Treating Seizures in Cats
When a cat experiences a seizure, their owners are often scared, confused, and overwhelmed. Watching a cat go through a seizure can be a heartbreaking moment, but fortunately treatment options are available. Even better, progress in treating seizure disorders in cats is leading to newer medications that have reduced side effects.
Treating Seizures in Cats
The treatment that is used when a cat is suffering from seizures depends on why the seizures are occurring. Cats can experience seizures due to a number of reasons including: allergic reactions, fever, reactions to poisons, injury, physical problems inside the brain, or a disorder such as epilepsy. In order to treat the seizures effectively, it is important to find out why they happened in the first place.
Treating seizures in cats can be as simple as changing the diet, reducing a high fever, treating a poisoning event, or waiting for the cat to heal after a traumatic injury. However some seizure conditions need to be treated using medications. These medications are normally used if the cat is experiencing more than one seizure a month, is experiencing grand mal seizures, has been diagnosed with epilepsy, or if the cat is experiencing cluster seizures which occur multiple times in a 24 hour period.
Cats that experience grand mal seizures, epilepsy, or seizures of unknown origin are often placed on phenobarbital and/or potassium bromide; how much and how long depends on the severity or history of the seizures. Potassium bromide is often used with phenobarbital if the seizures cannot be controlled by either one of the medications alone; if phenobarbital is causing liver damage in the patient potassium bromide is administered without phenobarbital. Valium is often administered if a cat is suffering from cluster seizures, or if the cat is experiencing seizures due to an injury which needs time to heal. A newer type of anti-seizure medication in humans, Neurontin, has been used to treat seizures in cats with very good results and reduced liver side effects. All of these medications require prescriptions and supervised treatment by a veterinarian.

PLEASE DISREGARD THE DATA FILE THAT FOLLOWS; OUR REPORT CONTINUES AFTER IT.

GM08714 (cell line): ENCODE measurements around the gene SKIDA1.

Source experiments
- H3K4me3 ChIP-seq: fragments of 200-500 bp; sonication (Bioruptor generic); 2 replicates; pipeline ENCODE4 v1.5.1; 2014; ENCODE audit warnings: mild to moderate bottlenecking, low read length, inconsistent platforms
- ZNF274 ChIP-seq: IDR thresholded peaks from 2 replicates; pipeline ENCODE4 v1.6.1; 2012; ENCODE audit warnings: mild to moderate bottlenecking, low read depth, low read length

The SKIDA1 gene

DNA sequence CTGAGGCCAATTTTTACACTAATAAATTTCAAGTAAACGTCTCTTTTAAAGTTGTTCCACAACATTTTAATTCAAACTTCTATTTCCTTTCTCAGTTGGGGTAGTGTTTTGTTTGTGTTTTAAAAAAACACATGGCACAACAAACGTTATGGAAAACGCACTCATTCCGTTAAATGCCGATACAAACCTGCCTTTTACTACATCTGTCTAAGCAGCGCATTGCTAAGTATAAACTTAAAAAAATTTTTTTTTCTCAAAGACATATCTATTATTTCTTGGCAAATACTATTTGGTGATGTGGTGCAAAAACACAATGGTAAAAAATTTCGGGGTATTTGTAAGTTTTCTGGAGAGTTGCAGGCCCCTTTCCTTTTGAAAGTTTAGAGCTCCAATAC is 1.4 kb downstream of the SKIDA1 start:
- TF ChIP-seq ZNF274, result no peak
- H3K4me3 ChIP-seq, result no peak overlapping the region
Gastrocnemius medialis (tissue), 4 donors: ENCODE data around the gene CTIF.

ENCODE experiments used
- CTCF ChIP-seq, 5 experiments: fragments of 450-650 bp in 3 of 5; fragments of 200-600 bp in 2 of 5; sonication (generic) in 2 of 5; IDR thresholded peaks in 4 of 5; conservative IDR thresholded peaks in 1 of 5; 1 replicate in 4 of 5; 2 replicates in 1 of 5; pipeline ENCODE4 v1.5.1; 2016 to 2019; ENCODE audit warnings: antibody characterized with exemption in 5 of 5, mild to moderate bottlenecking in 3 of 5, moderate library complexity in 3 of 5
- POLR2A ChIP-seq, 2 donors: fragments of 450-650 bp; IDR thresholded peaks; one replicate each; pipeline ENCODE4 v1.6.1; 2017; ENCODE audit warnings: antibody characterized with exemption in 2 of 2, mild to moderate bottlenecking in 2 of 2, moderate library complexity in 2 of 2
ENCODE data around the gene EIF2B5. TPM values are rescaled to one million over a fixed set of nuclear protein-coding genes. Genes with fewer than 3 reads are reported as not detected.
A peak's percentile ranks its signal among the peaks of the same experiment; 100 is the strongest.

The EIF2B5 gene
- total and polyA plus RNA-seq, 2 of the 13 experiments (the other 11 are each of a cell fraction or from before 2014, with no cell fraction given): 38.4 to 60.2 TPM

What to Do if You Witness a Seizure
If you witness a seizure, use a watch or clock to time the seizure, and record it. Don't attempt to grab the tongue. Pets will not swallow their tongues, though infrequently they will catch it between teeth and cut it. If you place your fingers near the mouth, you are very likely to get bitten.
If the pet has gone down on a hard surface such as ceramic tile, as the pet thrashes, prompt placement of a pillow between the head and floor may help to minimize trauma. The animal generates heat while in the seizure, so do not wrap them up in layers of warm blankets afterwards even if the pet is shivering a bit. Shivering is not due to a low body temperature. If the pet is hitting a chair or other object with feet or legs, try to move them out of the way, but otherwise, there is no need for intervention.
Sometimes a pet will show behavior changes prior to the fit (pre-ictus). If you think a seizure is pending, try to lead them to a soft place such as their cat bed so that when they seizure, they have good padding.